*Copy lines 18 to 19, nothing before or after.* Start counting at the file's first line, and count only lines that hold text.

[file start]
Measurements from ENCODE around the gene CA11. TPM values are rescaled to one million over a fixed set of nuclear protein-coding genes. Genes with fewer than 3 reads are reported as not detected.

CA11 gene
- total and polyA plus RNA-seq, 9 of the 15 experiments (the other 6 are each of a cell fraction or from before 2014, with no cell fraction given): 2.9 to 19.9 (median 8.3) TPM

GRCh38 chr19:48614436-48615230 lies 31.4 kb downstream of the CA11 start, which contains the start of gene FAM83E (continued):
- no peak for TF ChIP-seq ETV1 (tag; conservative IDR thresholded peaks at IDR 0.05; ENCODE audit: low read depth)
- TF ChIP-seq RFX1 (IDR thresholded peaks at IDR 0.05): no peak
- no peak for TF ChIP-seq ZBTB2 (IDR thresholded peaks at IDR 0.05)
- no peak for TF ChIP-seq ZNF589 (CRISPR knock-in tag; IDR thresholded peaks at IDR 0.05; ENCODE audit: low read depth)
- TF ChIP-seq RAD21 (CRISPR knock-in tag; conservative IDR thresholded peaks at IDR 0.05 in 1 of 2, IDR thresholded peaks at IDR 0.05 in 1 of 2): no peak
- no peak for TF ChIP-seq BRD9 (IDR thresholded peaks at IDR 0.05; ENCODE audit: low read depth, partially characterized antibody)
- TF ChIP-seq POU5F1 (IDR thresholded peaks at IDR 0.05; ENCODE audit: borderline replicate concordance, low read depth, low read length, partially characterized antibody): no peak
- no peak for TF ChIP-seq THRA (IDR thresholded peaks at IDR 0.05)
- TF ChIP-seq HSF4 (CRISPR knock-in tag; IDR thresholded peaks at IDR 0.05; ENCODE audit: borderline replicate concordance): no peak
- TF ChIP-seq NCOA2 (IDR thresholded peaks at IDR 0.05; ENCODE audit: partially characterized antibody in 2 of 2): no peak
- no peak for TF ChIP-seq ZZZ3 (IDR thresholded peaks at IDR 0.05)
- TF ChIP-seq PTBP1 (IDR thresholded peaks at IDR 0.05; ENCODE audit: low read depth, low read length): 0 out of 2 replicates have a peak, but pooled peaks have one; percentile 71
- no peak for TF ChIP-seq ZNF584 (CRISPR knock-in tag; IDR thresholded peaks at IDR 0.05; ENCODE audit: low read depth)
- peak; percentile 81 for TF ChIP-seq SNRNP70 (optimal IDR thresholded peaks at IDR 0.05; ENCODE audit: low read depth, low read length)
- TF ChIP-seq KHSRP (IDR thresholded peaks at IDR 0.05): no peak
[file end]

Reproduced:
- peak; percentile 81 for TF ChIP-seq SNRNP70 (optimal IDR thresholded peaks at IDR 0.05; ENCODE audit: low read depth, low read length)
- TF ChIP-seq KHSRP (IDR thresholded peaks at IDR 0.05): no peak